The Triple Assessment
At the SouthWest Breast Clinic we know that every woman wants confidence in their results. Whilst a single check can provide a good indication, the ‘triple test’ provides the highest level of confidence available and is today recognised by medical practitioners around the world as the ‘gold standard’ diagnostic. The triple assessment includes three diagnostic tests:
- A review of your medical history and a clinical breast examination.
- Medical Imaging – including a mammogram and/or ultrasound.
- Pathology – on the cells collected from a fine needle aspiration (FNA) cytology and/or Core Biopsy.
The sensitivity of the ‘triple test’ is greater than any of the individual components alone.
1. Clinical Assessment
Assessing your risk factors and examining your breasts
Your breast physician will ask about your personal and family history of breast cancer, previous medical history and about any symptoms you may be experiencing.
They will then perform a clinical breast examination. This involves a thorough physical examination of the whole breast area, including both breasts, nipples, armpits and up to the collarbone.
2. Radiology Assessment
We will then organise a mammogram for you at SKG Radiology, who are located directly across the road from the Breast Clinic.
A screening mammogram is a low dose X-ray of your breasts, that can detect breast cancer at an early stage before it can be felt or noticed.
Mammograms can often show a breast lump before it can be felt. They also can show tiny clusters of calcium called microcalcifications. Lumps or specks can be caused by cancer, fatty cells, or other conditions like cysts.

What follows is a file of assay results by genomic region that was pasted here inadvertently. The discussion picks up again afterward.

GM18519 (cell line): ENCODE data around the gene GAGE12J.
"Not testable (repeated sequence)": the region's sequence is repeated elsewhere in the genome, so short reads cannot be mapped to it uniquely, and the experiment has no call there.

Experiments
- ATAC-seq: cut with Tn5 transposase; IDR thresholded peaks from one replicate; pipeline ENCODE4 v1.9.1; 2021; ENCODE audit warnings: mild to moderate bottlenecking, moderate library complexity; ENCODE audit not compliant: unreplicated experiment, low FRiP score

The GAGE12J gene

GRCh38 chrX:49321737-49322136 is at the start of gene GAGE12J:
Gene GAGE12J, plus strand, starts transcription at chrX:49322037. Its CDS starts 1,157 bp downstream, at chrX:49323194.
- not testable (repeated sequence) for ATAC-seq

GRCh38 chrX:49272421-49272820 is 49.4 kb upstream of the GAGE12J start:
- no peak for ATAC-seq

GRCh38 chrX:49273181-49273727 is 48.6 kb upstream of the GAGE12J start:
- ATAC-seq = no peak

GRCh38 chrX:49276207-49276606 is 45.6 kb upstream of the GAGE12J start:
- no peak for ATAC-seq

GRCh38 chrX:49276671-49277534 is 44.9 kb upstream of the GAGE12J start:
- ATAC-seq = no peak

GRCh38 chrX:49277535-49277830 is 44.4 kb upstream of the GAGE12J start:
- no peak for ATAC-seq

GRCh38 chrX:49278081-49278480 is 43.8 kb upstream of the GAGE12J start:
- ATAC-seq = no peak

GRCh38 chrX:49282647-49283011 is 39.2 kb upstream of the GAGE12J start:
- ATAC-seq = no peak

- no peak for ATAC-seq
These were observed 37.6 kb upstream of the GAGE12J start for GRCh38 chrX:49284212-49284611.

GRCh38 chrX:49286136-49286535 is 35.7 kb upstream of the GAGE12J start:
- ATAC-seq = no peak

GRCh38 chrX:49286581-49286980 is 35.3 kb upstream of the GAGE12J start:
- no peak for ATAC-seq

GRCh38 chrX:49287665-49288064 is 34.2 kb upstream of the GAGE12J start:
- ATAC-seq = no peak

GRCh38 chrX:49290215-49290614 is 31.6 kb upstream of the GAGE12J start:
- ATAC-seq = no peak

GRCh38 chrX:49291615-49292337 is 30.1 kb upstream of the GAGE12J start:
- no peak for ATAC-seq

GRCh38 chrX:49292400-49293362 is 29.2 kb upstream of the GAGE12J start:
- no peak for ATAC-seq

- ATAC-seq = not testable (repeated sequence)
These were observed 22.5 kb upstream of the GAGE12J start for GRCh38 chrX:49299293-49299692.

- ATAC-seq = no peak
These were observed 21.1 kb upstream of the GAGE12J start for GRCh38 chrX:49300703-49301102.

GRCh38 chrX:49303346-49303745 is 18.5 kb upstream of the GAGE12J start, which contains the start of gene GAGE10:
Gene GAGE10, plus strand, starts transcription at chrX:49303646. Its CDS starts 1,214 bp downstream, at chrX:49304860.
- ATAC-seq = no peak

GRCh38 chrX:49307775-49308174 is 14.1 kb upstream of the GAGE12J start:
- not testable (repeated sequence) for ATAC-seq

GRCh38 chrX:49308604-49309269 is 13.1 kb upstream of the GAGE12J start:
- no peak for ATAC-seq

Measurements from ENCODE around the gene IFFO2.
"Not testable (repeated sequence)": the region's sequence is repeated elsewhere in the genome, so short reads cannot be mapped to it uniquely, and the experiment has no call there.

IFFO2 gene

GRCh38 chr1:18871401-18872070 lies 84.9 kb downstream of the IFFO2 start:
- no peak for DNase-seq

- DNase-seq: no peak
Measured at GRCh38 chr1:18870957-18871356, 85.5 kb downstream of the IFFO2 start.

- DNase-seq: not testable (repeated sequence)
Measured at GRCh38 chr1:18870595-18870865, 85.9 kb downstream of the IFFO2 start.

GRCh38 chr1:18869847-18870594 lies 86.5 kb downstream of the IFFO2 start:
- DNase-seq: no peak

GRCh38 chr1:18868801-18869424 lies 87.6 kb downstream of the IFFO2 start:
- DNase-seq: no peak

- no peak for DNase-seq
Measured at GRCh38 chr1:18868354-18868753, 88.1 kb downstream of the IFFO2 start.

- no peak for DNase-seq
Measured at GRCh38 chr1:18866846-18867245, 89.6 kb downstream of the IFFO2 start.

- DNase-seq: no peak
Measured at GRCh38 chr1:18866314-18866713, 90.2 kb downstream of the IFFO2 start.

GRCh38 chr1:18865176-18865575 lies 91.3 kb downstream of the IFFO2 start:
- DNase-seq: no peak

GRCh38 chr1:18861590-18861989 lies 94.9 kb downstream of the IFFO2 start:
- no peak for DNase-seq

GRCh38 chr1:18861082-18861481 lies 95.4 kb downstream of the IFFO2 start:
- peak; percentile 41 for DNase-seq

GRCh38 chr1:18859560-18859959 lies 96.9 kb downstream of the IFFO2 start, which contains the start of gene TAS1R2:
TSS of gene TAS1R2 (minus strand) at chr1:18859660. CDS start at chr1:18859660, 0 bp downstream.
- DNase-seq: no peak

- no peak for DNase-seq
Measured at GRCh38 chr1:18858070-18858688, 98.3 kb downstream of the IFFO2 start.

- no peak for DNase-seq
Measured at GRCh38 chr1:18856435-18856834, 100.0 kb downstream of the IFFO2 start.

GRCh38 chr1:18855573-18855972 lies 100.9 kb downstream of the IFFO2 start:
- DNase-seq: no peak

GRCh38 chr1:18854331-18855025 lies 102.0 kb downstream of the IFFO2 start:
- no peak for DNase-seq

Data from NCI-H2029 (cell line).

Depending on your personal circumstances (including your age and breast density) a breast ultrasound may be conducted (either before or after your mammogram).
Ultrasound uses sound waves to generate an image of the tissues inside the breast. A breast ultrasound can show all areas of the breast, including the area closest to the chest wall, which are hard to see with a mammogram.
This test is used to see whether a breast lump is filled with fluid (a cyst) or if it is a solid lump, which may require further testing.
3. Pathology Assessment
The final test we may request is a breast biopsy. This test removes a small sample of tissue or sometimes fluid from the suspicious area. The removed cells are examined under a microscope and further tested to check for the presence of breast cancer. A biopsy is the only diagnostic procedure that can definitely determine if the suspicious area is cancerous.
The good news is that 80% of women who have a breast biopsy do not have breast cancer.
There are three types of biopsies:
If the lump is easily accessible or we suspect that it may be a fluid-filled cystic lump, the doctor may choose to conduct a fine-needle aspiration (FNA). During this procedure, the lump should collapse once the fluid inside has been drawn and discarded. Sometimes, an ultrasound is used to help your doctor guide the needle to the exact site, whereby sound waves create a picture of the inside of the breast.
Core needle biopsy
This procedure involves the removal of a small amount of suspicious tissue from the breast with a larger “core” (meaning “hollow”) needle. It is generally performed under local anesthesia . The radiologist will use specialized imaging equipment to guide the needle to the desired site where a tissue sample will be collected.